The Good, the Bad and the Ugly (Truth) about American Schools.

And why aren’t we listening to one of the smartest men in history?

Einstein and Education.

“Imagination is more important than knowledge.”

Imagination is more important than knowledge.”

That’s what he said, this Albert Einstein. And he said it a long time ago. So if our obsession as parents is to make our kids smarter, why aren’t we listening to this sage? This beacon of mathematical and scientific innovation? Why are we still languishing in this bell-ridden desk line up that favors tests and homework over creative thought?

Administrators and political leaders (?) fear only one thing more than sexting scandals and that is the loud, tenacious roar of parental intervention. But we parents are busy. We’ve got meals. And that mortgage. And the Halloween costume and that argument with our spouse and…

And how about we hate our job and we don’t feel good about ourselves and man, we can’t take on one more fight. Also, school is school we say. And we survived.

Did we survive? We’re more depressed, angry and stressed than any generation in history. And while researchers can pin these attributes on a lot of things, there is still a pretty good way to combat them: a love of learning.

Let’s fill our arsenals. Let’s give ourselves tools. Let’s make this easy. Because when all we have to do is communicate these 5 points listed below, I think we have a pretty good shot. Try approaching your next school board even though you’re dead tired from working all day and let them try to argue with the following (tip: they can’t):

#1. Tests Kill Learning.

If Einstein knew this, we sure as hell should. What happens when you are tested for something? You sweat it. You don’t enjoy it. You aren’t glad you learned it. You are just trying to get through it.

And how about that fact that children don’t even use memorization as a tool until they’re 10 years old? They use a whole bunch of other skills that have long since been beaten out of us: like muscle memory, sensory firing, gut reaction, recognition and sheer interest. And after 10 by the way, only 14% of older kids and adults actually learn effectively through memorizing. Testing is controlled by a company called Pearson. Look them up. They are the Monsanto seeds of the business of education. And there is no need for them to be in our lives or in our schools.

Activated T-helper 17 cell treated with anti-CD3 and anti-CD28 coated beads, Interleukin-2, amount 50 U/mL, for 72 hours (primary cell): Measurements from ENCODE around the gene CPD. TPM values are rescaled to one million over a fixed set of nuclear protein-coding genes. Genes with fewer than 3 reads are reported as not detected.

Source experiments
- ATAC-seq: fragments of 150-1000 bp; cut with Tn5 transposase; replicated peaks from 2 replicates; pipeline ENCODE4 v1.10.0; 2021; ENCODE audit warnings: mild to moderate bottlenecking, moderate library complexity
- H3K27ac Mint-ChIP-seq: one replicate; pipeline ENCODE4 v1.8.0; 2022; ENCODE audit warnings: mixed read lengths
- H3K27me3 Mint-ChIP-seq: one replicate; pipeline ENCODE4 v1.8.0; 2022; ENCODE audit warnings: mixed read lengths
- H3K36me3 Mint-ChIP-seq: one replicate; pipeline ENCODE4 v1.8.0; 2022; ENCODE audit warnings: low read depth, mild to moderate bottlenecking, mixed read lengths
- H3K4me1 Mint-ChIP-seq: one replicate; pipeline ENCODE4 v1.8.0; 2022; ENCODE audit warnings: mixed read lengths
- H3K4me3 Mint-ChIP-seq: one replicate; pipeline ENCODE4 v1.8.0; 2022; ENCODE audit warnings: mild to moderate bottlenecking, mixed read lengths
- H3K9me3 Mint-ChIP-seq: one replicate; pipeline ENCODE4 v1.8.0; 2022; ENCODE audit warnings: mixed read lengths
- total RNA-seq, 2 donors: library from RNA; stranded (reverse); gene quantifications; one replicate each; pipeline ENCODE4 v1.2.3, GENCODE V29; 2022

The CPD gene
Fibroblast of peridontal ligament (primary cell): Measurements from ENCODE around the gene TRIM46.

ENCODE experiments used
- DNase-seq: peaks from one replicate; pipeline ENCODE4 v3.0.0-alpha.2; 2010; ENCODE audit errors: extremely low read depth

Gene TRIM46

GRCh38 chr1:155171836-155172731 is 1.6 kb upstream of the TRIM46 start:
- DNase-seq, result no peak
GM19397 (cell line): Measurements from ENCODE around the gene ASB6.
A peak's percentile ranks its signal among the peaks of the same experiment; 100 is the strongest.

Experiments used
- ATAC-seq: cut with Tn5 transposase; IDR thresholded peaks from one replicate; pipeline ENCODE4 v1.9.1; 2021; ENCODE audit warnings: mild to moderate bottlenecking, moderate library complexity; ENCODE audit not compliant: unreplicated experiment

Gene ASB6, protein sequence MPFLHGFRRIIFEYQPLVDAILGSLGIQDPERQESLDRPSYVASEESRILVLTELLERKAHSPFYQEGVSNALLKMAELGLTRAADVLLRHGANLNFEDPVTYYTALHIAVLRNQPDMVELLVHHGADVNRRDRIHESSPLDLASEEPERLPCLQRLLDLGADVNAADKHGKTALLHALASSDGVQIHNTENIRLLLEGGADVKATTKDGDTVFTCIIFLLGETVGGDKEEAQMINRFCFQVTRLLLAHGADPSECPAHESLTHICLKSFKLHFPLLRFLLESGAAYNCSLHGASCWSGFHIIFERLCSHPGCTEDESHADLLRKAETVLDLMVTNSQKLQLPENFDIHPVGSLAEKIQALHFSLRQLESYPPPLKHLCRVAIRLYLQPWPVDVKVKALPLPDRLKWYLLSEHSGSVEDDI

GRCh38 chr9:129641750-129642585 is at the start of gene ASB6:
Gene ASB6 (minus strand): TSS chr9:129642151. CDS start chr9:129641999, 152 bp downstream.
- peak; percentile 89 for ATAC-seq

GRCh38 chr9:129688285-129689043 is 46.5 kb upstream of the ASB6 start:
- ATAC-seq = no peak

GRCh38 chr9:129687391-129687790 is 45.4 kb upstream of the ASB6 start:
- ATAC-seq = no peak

Testing is also completely irrelevant unless it is sporadically used as a wide measuring device. Taste-makers, scientists, most of our innovative business community today will tell you that knowledge is something you can acquire in a library or on a device. Creativity and imagination, however, are always in short supply. And both those things are what will always separate any doctor, lawyer, writer, heck, janitor, from the pack.

#2. The More Time our Kids Spend Inside, the Worse it is For Them.

This is an easy one. Suppose you wanted your child to learn these fundamental things: math, disappointment, weather, patience, measuring, determination and biology.

How long would it take a teacher to plan and execute a lesson on all of these things. Weeks? Months? You could go years and never get through to a child on the topic of patience.

Dr. Maria Montessori — the true birth mother (Italy’s first female physician and PhD in Education) of all our advances in how a human learns — figured this out about 100 years ago.

You plant a garden.

A garden teaches all the above in the span of a season. And it also provides invaluable information on food sources as well as a food supply. How many hours would a teacher spend explaining the roots of a plant, drawing them out, having children memorize them when in a fifth of day you could see it all live in a small patch of earth.

A garden also contributes one of the most fundamental things American children lack: time outside. Moving and learning are the same thing in children! This is not conjecture. This is science. And if you don’t believe me, why don’t your children ever sit still?

This is why Dr. Montessori always had children going back and forth in classrooms to shelves, why she used a movable alphabet to teach letters and words, why she used bead chains to teach math. Their fingers, their feet, their senses all need to be moving to learn.

It’s why in Reggio Emilia, long considered the best school district in the world, children spend 3 out of every 6 hours of their school day OUTSIDE. In all kinds of weather. They count outside, they read outside, they discover outside. And guess what? When they get inside, they are calm, collected, refreshed.